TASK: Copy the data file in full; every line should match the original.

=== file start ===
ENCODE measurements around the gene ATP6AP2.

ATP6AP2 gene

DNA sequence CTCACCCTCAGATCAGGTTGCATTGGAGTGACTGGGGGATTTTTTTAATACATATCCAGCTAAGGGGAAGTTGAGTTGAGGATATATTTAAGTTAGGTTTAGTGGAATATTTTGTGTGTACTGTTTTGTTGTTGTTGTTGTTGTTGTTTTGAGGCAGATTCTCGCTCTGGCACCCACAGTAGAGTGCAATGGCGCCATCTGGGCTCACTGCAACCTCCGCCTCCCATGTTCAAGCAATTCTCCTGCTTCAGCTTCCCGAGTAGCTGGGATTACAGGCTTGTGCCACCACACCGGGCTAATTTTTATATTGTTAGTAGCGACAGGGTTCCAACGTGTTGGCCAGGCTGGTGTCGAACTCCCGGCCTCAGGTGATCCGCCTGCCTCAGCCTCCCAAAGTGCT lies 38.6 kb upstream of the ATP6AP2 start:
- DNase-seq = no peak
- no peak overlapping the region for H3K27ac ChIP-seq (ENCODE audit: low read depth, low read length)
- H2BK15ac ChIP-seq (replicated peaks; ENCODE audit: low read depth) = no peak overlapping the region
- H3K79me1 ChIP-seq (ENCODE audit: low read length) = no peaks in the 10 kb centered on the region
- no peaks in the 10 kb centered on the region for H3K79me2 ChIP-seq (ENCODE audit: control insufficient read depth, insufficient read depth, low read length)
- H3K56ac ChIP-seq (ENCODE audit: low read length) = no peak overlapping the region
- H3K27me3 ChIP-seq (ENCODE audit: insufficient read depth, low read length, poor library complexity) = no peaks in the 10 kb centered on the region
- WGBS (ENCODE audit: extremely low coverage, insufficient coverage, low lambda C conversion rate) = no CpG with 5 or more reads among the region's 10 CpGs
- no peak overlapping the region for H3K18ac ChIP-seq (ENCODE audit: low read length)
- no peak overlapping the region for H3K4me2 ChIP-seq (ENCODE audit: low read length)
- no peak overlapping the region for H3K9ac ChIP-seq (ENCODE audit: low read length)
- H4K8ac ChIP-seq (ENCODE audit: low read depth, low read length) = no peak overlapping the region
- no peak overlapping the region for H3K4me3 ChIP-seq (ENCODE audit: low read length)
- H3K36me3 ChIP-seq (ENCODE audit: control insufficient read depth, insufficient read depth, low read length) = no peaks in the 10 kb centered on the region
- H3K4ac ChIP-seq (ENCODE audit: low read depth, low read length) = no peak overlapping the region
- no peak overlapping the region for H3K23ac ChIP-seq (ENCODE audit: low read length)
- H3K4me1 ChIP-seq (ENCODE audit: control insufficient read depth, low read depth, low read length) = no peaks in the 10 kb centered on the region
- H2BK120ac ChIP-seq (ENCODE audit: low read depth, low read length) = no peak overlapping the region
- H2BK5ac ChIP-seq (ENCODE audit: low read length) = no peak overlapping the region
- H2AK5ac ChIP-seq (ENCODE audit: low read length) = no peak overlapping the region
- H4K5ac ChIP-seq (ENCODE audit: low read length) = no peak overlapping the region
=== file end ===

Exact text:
ENCODE measurements around the gene ATP6AP2.

ATP6AP2 gene

DNA sequence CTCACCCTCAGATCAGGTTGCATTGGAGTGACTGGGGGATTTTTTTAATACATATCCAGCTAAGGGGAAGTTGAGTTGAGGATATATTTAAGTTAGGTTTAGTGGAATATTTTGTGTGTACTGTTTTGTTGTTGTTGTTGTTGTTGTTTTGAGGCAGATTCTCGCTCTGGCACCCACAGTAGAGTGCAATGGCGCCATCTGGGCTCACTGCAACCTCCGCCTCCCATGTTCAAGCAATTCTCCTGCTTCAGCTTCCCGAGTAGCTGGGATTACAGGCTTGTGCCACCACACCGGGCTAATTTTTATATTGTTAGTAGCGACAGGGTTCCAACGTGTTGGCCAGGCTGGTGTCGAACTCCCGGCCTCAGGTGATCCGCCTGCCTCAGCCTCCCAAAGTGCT lies 38.6 kb upstream of the ATP6AP2 start:
- DNase-seq = no peak
- no peak overlapping the region for H3K27ac ChIP-seq (ENCODE audit: low read depth, low read length)
- H2BK15ac ChIP-seq (replicated peaks; ENCODE audit: low read depth) = no peak overlapping the region
- H3K79me1 ChIP-seq (ENCODE audit: low read length) = no peaks in the 10 kb centered on the region
- no peaks in the 10 kb centered on the region for H3K79me2 ChIP-seq (ENCODE audit: control insufficient read depth, insufficient read depth, low read length)
- H3K56ac ChIP-seq (ENCODE audit: low read length) = no peak overlapping the region
- H3K27me3 ChIP-seq (ENCODE audit: insufficient read depth, low read length, poor library complexity) = no peaks in the 10 kb centered on the region
- WGBS (ENCODE audit: extremely low coverage, insufficient coverage, low lambda C conversion rate) = no CpG with 5 or more reads among the region's 10 CpGs
- no peak overlapping the region for H3K18ac ChIP-seq (ENCODE audit: low read length)
- no peak overlapping the region for H3K4me2 ChIP-seq (ENCODE audit: low read length)
- no peak overlapping the region for H3K9ac ChIP-seq (ENCODE audit: low read length)
- H4K8ac ChIP-seq (ENCODE audit: low read depth, low read length) = no peak overlapping the region
- no peak overlapping the region for H3K4me3 ChIP-seq (ENCODE audit: low read length)
- H3K36me3 ChIP-seq (ENCODE audit: control insufficient read depth, insufficient read depth, low read length) = no peaks in the 10 kb centered on the region
- H3K4ac ChIP-seq (ENCODE audit: low read depth, low read length) = no peak overlapping the region
- no peak overlapping the region for H3K23ac ChIP-seq (ENCODE audit: low read length)
- H3K4me1 ChIP-seq (ENCODE audit: control insufficient read depth, low read depth, low read length) = no peaks in the 10 kb centered on the region
- H2BK120ac ChIP-seq (ENCODE audit: low read depth, low read length) = no peak overlapping the region
- H2BK5ac ChIP-seq (ENCODE audit: low read length) = no peak overlapping the region
- H2AK5ac ChIP-seq (ENCODE audit: low read length) = no peak overlapping the region
- H4K5ac ChIP-seq (ENCODE audit: low read length) = no peak overlapping the region